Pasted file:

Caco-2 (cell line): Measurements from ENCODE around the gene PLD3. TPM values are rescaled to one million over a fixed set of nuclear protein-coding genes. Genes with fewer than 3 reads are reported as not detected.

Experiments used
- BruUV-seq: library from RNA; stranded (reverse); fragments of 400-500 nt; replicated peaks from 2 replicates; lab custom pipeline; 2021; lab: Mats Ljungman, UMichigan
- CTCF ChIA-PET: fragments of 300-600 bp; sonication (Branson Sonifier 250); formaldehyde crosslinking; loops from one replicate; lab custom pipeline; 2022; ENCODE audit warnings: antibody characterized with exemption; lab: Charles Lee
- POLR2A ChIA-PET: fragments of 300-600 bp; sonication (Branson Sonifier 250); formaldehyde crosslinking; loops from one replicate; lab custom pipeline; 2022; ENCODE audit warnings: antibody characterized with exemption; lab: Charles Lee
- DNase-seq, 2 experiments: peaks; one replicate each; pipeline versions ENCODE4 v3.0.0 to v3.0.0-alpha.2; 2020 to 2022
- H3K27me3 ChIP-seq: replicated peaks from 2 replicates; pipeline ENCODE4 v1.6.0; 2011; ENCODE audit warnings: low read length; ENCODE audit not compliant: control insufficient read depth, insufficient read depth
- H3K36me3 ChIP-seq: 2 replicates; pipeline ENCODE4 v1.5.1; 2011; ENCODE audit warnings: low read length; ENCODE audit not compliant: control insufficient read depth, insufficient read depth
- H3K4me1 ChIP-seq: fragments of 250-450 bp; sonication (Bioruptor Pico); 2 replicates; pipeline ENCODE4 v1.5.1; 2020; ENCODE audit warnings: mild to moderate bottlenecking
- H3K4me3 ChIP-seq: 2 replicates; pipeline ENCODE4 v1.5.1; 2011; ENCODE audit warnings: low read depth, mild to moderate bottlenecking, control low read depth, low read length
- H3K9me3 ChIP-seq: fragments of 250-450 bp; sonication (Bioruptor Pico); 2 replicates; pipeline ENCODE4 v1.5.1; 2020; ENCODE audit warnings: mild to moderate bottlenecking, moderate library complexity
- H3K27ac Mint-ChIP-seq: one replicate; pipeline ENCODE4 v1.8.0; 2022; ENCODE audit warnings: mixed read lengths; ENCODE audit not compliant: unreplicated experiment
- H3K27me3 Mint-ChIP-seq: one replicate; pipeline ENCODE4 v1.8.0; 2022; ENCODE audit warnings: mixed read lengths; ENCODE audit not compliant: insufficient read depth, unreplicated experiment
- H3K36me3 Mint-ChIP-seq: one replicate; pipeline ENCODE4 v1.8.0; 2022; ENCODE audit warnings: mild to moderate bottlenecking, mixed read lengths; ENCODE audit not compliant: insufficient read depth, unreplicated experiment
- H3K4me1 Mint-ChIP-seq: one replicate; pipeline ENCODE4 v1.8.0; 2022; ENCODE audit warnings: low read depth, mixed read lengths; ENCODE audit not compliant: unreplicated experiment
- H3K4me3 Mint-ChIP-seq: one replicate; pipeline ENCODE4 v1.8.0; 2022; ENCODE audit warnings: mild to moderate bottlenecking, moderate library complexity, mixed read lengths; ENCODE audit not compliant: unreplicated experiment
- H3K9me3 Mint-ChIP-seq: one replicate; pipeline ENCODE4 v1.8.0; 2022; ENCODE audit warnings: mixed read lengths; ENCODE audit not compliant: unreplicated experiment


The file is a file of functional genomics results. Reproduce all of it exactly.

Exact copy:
Caco-2 (cell line): Measurements from ENCODE around the gene PLD3. TPM values are rescaled to one million over a fixed set of nuclear protein-coding genes. Genes with fewer than 3 reads are reported as not detected.

Experiments used
- BruUV-seq: library from RNA; stranded (reverse); fragments of 400-500 nt; replicated peaks from 2 replicates; lab custom pipeline; 2021; lab: Mats Ljungman, UMichigan
- CTCF ChIA-PET: fragments of 300-600 bp; sonication (Branson Sonifier 250); formaldehyde crosslinking; loops from one replicate; lab custom pipeline; 2022; ENCODE audit warnings: antibody characterized with exemption; lab: Charles Lee
- POLR2A ChIA-PET: fragments of 300-600 bp; sonication (Branson Sonifier 250); formaldehyde crosslinking; loops from one replicate; lab custom pipeline; 2022; ENCODE audit warnings: antibody characterized with exemption; lab: Charles Lee
- DNase-seq, 2 experiments: peaks; one replicate each; pipeline versions ENCODE4 v3.0.0 to v3.0.0-alpha.2; 2020 to 2022
- H3K27me3 ChIP-seq: replicated peaks from 2 replicates; pipeline ENCODE4 v1.6.0; 2011; ENCODE audit warnings: low read length; ENCODE audit not compliant: control insufficient read depth, insufficient read depth
- H3K36me3 ChIP-seq: 2 replicates; pipeline ENCODE4 v1.5.1; 2011; ENCODE audit warnings: low read length; ENCODE audit not compliant: control insufficient read depth, insufficient read depth
- H3K4me1 ChIP-seq: fragments of 250-450 bp; sonication (Bioruptor Pico); 2 replicates; pipeline ENCODE4 v1.5.1; 2020; ENCODE audit warnings: mild to moderate bottlenecking
- H3K4me3 ChIP-seq: 2 replicates; pipeline ENCODE4 v1.5.1; 2011; ENCODE audit warnings: low read depth, mild to moderate bottlenecking, control low read depth, low read length
- H3K9me3 ChIP-seq: fragments of 250-450 bp; sonication (Bioruptor Pico); 2 replicates; pipeline ENCODE4 v1.5.1; 2020; ENCODE audit warnings: mild to moderate bottlenecking, moderate library complexity
- H3K27ac Mint-ChIP-seq: one replicate; pipeline ENCODE4 v1.8.0; 2022; ENCODE audit warnings: mixed read lengths; ENCODE audit not compliant: unreplicated experiment
- H3K27me3 Mint-ChIP-seq: one replicate; pipeline ENCODE4 v1.8.0; 2022; ENCODE audit warnings: mixed read lengths; ENCODE audit not compliant: insufficient read depth, unreplicated experiment
- H3K36me3 Mint-ChIP-seq: one replicate; pipeline ENCODE4 v1.8.0; 2022; ENCODE audit warnings: mild to moderate bottlenecking, mixed read lengths; ENCODE audit not compliant: insufficient read depth, unreplicated experiment
- H3K4me1 Mint-ChIP-seq: one replicate; pipeline ENCODE4 v1.8.0; 2022; ENCODE audit warnings: low read depth, mixed read lengths; ENCODE audit not compliant: unreplicated experiment
- H3K4me3 Mint-ChIP-seq: one replicate; pipeline ENCODE4 v1.8.0; 2022; ENCODE audit warnings: mild to moderate bottlenecking, moderate library complexity, mixed read lengths; ENCODE audit not compliant: unreplicated experiment
- H3K9me3 Mint-ChIP-seq: one replicate; pipeline ENCODE4 v1.8.0; 2022; ENCODE audit warnings: mixed read lengths; ENCODE audit not compliant: unreplicated experiment